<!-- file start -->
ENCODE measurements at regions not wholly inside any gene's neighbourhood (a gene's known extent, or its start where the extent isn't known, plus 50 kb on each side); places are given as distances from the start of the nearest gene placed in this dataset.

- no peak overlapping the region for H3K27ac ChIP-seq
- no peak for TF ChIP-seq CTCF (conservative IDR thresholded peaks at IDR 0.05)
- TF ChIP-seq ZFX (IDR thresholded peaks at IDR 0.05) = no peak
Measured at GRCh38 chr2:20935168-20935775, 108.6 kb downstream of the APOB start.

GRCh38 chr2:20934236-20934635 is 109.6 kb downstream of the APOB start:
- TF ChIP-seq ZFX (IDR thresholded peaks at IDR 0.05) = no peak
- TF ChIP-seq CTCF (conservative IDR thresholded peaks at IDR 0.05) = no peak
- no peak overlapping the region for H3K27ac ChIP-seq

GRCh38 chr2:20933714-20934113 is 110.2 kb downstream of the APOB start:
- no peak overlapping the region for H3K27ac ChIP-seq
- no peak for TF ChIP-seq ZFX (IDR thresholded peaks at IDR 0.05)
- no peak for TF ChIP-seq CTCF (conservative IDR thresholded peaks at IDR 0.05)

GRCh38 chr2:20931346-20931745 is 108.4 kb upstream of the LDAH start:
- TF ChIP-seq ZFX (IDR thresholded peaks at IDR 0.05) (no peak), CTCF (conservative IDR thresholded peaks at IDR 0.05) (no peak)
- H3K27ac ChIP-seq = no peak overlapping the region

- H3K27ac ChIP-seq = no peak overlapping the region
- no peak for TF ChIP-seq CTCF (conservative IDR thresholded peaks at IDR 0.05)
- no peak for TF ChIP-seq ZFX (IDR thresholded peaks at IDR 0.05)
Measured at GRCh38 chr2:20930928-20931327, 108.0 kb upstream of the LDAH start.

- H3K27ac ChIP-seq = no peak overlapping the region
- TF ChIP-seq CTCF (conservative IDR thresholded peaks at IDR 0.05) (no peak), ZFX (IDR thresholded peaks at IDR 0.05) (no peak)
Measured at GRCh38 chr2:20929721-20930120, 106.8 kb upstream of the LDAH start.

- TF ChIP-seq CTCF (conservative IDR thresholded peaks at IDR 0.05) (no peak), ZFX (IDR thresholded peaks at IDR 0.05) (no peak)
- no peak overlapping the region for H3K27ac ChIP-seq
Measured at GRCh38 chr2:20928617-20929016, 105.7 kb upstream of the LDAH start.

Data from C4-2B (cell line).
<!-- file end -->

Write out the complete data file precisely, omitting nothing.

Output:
ENCODE measurements at regions not wholly inside any gene's neighbourhood (a gene's known extent, or its start where the extent isn't known, plus 50 kb on each side); places are given as distances from the start of the nearest gene placed in this dataset.

- no peak overlapping the region for H3K27ac ChIP-seq
- no peak for TF ChIP-seq CTCF (conservative IDR thresholded peaks at IDR 0.05)
- TF ChIP-seq ZFX (IDR thresholded peaks at IDR 0.05) = no peak
Measured at GRCh38 chr2:20935168-20935775, 108.6 kb downstream of the APOB start.

GRCh38 chr2:20934236-20934635 is 109.6 kb downstream of the APOB start:
- TF ChIP-seq ZFX (IDR thresholded peaks at IDR 0.05) = no peak
- TF ChIP-seq CTCF (conservative IDR thresholded peaks at IDR 0.05) = no peak
- no peak overlapping the region for H3K27ac ChIP-seq

GRCh38 chr2:20933714-20934113 is 110.2 kb downstream of the APOB start:
- no peak overlapping the region for H3K27ac ChIP-seq
- no peak for TF ChIP-seq ZFX (IDR thresholded peaks at IDR 0.05)
- no peak for TF ChIP-seq CTCF (conservative IDR thresholded peaks at IDR 0.05)

GRCh38 chr2:20931346-20931745 is 108.4 kb upstream of the LDAH start:
- TF ChIP-seq ZFX (IDR thresholded peaks at IDR 0.05) (no peak), CTCF (conservative IDR thresholded peaks at IDR 0.05) (no peak)
- H3K27ac ChIP-seq = no peak overlapping the region

- H3K27ac ChIP-seq = no peak overlapping the region
- no peak for TF ChIP-seq CTCF (conservative IDR thresholded peaks at IDR 0.05)
- no peak for TF ChIP-seq ZFX (IDR thresholded peaks at IDR 0.05)
Measured at GRCh38 chr2:20930928-20931327, 108.0 kb upstream of the LDAH start.

- H3K27ac ChIP-seq = no peak overlapping the region
- TF ChIP-seq CTCF (conservative IDR thresholded peaks at IDR 0.05) (no peak), ZFX (IDR thresholded peaks at IDR 0.05) (no peak)
Measured at GRCh38 chr2:20929721-20930120, 106.8 kb upstream of the LDAH start.

- TF ChIP-seq CTCF (conservative IDR thresholded peaks at IDR 0.05) (no peak), ZFX (IDR thresholded peaks at IDR 0.05) (no peak)
- no peak overlapping the region for H3K27ac ChIP-seq
Measured at GRCh38 chr2:20928617-20929016, 105.7 kb upstream of the LDAH start.

Data from C4-2B (cell line).